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I fled Iran, and today I happily chase the American dream

OPINION: When I stepped off the plane on American soil I felt something I’d never felt before — hope and freedom

I was born and raised in Iran, but feel my soul was manufactured in the United States. I felt like an American before I ever stepped foot in this country.

In 2009, millions of Iranians marched on the streets to express their political grievances. I was among them. My parents had been political prisoners in Iran. They tortured my father. They took everything from us. So I fought back, but my political activism got me expelled from college.

My parents and I knew I had to leave Iran to have any chance at a life. When I stepped off the plane on American soil I felt something I’d never felt before: hope and freedom.

I hear that I’m living through one of the darkest moments in American history, that everything is terrible, that it’s the worst time to be an immigrant, that freedom of speech is under assault, that the era of prosperity is over. These are the themes, I’m told, that defined the 2010s. I disagree.

Today I am a graduate student at Johns Hopkins University’s School of Advanced International Studies. I also seek political asylum in the United States.

We have a strange and contrarian national identity. Our cultural values and shared history are not results of accidents of history as much as they are the conclusions of thousands of years of political philosophizing. This allows for outsiders like me to become insiders.

What I find in Americans are a people who, no matter their political views or immigration policy preferences, welcome me.

My political activism in conservative circles and political campaigning for Republican candidates has taken me to places like Show Low, Ariz., a super-MAGA territory. Yet nobody seemed to mind my brown skin or accented English. I love liberty, and I love America — so they accepted me as an American. Nobody minded that a foreigner was campaigning for a Congressional candidate in America. It has never mattered that I’m still not a citizen.

And I do love America. After my ban from academia in Iran, I came to America and enrolled at Arizona State University. I am a political conservative, and I knew of all the stories of the mistreatment of conservative students in American universities, faculty biases, and censorship of speech. But I had self-censored myself for 22 years in Iran. I was not going to do it anymore, even if it would cost me in grades. It did not.

I was the most forceful voice in every class. Not only was I not banned, but A grades came one after another. When I didn’t get an A, it was my own shortcomings and not the professors’ bias that caused it. They cared that I was respectful in class, and they loved the intellectual diversity that I brought to their classrooms. I sailed through college and ended up at the Strategic Studies Department at Johns Hopkins University’s School of Advanced International Studies, the most elite graduate program in the field of international relations. The first day that I entered the program I had dreamed of participating in for years, I thought to myself that the country whose blood and soil I was of had banned me from academia altogether, only for my adopted and adoptive home to present me with this prize.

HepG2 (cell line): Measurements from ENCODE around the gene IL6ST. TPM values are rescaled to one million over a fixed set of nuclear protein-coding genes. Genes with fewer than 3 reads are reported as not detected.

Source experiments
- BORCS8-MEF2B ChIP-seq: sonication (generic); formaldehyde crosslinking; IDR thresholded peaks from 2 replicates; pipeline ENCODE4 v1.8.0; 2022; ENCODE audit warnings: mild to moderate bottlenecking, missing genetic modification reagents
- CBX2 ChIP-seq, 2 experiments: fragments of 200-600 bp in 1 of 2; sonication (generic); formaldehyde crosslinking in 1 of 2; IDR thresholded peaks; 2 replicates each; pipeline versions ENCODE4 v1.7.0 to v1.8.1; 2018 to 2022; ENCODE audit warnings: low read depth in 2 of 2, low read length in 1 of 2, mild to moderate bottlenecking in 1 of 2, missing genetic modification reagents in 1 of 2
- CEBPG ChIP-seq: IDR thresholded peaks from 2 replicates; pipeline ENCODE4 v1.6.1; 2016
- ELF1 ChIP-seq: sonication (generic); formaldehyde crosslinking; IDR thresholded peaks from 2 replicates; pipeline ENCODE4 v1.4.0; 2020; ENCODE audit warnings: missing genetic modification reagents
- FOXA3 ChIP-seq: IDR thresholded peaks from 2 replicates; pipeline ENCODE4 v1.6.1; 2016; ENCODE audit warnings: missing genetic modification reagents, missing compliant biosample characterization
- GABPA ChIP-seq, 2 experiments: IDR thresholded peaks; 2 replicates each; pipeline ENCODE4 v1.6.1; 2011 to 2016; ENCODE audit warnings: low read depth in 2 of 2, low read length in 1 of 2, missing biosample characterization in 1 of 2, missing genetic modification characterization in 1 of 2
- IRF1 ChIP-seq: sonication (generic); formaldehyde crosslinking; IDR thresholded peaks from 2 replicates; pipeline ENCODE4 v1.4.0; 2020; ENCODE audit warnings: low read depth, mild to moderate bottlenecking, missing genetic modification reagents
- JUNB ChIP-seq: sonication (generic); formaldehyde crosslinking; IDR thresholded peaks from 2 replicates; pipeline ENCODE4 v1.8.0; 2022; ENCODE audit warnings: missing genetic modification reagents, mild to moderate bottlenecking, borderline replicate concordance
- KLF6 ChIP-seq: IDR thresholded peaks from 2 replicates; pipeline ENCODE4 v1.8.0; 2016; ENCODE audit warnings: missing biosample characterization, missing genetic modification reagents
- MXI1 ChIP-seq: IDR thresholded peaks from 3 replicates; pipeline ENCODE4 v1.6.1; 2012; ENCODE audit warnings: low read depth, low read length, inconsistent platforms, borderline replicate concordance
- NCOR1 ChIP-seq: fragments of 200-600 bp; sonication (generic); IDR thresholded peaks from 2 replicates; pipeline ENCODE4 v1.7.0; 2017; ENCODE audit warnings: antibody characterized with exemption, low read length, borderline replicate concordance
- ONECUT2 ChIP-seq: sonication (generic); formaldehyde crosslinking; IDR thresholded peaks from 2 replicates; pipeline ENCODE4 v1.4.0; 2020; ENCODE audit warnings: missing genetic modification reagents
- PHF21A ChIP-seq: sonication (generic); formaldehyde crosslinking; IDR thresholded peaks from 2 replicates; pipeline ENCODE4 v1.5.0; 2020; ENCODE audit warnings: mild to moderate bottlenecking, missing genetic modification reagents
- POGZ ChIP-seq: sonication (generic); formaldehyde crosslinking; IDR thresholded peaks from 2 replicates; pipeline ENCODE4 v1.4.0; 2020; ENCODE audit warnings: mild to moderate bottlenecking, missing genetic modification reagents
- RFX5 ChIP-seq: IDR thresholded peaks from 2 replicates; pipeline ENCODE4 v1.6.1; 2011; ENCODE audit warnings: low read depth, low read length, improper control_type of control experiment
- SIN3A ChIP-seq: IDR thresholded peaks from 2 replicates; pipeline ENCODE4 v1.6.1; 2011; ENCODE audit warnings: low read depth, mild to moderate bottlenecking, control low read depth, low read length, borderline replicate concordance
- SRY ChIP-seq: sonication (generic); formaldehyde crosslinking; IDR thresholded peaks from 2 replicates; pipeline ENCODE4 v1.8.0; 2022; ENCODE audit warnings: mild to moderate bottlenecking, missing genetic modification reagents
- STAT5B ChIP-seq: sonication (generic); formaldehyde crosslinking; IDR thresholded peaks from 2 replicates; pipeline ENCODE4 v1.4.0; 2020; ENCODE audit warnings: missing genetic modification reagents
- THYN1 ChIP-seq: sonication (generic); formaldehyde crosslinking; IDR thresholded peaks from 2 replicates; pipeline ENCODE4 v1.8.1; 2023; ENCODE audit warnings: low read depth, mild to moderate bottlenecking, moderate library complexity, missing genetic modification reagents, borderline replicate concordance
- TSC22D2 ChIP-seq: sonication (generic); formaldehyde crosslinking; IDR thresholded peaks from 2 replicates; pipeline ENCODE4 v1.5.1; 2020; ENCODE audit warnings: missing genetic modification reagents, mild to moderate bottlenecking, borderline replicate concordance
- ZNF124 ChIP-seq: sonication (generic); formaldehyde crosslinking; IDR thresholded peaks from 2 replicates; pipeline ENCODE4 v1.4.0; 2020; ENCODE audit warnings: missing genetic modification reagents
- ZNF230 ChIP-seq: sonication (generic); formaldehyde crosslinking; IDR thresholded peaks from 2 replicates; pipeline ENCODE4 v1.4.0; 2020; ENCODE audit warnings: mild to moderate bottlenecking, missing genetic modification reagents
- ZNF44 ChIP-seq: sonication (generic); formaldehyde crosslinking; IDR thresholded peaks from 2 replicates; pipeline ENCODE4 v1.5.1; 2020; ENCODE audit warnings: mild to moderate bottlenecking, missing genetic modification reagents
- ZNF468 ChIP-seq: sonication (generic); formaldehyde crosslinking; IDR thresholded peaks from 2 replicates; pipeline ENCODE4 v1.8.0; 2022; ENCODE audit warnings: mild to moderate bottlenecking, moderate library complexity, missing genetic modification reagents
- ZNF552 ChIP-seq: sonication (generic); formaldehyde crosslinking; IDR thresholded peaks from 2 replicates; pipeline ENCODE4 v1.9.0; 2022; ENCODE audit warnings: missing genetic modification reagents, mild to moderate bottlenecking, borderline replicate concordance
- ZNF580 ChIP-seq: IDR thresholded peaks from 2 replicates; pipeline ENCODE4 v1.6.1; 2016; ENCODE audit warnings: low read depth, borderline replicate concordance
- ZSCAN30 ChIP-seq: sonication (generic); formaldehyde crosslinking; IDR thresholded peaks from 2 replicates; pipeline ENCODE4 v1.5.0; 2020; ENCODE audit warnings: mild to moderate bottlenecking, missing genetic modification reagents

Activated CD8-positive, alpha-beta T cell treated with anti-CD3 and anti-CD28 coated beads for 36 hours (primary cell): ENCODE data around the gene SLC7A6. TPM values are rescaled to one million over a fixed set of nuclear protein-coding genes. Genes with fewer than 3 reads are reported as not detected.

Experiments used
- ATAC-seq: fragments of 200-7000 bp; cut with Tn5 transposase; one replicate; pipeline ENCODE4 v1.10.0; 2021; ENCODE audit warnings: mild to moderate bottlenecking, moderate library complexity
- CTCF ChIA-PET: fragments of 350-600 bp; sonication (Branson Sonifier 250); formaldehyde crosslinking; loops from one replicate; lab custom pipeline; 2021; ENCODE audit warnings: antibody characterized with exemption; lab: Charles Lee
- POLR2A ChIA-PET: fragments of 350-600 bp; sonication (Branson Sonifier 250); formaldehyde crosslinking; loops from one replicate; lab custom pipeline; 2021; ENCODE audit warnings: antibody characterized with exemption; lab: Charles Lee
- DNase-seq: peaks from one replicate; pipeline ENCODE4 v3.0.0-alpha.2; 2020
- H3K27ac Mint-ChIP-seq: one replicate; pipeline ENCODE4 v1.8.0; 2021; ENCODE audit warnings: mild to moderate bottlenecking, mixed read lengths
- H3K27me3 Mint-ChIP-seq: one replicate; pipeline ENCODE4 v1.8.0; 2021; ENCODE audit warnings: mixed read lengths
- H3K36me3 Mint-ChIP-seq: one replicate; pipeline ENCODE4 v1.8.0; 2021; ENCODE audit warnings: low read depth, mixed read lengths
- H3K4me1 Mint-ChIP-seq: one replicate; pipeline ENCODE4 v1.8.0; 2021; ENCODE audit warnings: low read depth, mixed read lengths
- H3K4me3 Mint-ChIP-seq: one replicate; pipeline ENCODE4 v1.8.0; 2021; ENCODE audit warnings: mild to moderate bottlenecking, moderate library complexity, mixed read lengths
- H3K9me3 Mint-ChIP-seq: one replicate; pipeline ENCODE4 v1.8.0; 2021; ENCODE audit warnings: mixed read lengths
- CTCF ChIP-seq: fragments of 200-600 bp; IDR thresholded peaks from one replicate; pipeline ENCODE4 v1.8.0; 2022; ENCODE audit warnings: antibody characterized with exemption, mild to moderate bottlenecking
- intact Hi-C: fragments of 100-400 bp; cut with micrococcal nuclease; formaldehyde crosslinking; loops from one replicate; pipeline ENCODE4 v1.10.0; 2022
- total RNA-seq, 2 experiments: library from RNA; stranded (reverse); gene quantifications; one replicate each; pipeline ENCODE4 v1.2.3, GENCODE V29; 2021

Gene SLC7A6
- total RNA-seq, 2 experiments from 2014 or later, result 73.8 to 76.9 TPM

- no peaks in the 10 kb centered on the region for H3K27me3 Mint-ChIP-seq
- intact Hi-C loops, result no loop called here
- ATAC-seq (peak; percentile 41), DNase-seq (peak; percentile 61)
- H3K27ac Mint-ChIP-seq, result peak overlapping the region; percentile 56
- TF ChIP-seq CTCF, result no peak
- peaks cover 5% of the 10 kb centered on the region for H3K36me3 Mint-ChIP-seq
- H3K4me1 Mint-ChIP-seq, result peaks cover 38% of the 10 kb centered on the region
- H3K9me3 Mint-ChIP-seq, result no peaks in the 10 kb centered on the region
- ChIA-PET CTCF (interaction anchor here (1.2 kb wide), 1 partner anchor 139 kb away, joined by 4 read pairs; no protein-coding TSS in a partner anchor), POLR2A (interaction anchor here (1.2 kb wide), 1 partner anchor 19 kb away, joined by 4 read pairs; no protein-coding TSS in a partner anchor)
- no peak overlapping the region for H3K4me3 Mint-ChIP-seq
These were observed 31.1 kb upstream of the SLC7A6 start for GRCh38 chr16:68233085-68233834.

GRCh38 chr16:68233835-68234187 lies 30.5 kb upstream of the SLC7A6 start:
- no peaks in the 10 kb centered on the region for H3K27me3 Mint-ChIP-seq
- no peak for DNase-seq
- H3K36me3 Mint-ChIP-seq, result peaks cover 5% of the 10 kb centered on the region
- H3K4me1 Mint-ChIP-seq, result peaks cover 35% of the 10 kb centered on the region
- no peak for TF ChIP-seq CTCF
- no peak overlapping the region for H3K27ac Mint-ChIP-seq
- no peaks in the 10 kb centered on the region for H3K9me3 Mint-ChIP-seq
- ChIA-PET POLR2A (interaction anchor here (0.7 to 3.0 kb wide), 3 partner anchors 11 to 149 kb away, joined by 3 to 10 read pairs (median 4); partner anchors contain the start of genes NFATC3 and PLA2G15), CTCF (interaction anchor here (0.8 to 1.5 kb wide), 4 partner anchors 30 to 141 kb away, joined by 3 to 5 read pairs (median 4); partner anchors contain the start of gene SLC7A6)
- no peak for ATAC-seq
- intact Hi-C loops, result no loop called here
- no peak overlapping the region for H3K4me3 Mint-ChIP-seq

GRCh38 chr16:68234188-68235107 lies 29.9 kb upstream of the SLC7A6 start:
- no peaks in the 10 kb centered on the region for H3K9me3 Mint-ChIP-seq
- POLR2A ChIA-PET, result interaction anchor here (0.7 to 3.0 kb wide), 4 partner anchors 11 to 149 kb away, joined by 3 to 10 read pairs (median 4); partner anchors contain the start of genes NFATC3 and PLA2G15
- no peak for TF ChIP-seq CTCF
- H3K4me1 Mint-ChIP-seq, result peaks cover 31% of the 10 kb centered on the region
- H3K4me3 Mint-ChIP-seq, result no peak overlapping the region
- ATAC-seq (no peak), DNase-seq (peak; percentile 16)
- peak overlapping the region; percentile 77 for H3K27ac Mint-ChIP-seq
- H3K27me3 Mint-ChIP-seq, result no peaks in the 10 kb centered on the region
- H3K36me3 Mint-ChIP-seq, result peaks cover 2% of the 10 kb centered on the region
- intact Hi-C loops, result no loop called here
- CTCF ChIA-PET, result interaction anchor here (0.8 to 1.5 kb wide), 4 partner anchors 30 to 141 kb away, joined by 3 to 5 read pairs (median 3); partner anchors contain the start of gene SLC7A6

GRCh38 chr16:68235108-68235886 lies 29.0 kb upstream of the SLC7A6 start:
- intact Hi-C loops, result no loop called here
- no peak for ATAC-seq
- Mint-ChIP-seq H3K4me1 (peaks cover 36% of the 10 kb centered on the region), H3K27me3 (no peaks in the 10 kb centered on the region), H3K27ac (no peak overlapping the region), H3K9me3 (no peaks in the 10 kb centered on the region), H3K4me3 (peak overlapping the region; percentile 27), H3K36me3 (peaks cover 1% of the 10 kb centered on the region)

That’s when I began writing, and through writing, I began making a decent income. I’ve criticized all sides of the political spectrum in that time, yes — even Republicans. That I have not been deported or thrown into prison might seem very standard to the average American, but it is astonishing to my parents inside Iran, and even to me.

A frequent caricature presented when it comes to the last decade is that in America nobody could earn a living, nobody could succeed on merit anymore, that was the worst time to be an immigrant.

My life proves all of that wrong. I immigrated to America at the age of 24 with no resumé, a college admission, and two suitcases. Six years later, I have angered everybody on all sides of politics inside and outside the academia, yet remain accepted and welcomed. (Pictured: Khatiri and his dog, Meatball).

Our political dysfunction’s result has been continuing budget resolutions and growing debt — as opposed to 1,000 dead protestors over a week — as was the case in Iran two months ago, or concentration camps for our citizens, as is the case for China’s Muslim citizens.

Here’s a headline: Two Americans went to happy hour, chatted about the week they had, and laughed a lot. One was Republican, the other Democrat, but politics didn’t come up.

This is the political story we never read, but it is the one that happens most often.

Americans are right to be happy that the previous decade is over and hope for a better one. But that’s the American mantra: The best has yet to come. We can only get better.

But we should always remember that, if we feel miserable, it is because we compare our present to our past, it is because we set our standards higher than any other country’s. If the 2010s was the worst America could do, it’s a pretty damn good country.

Shay Khatiri is a MA candidate and Ambassador Andreas Baum Fellow, Strategic Studies Department, Johns Hopkins University, The Paul H. Nitze School of Advanced International Studies.

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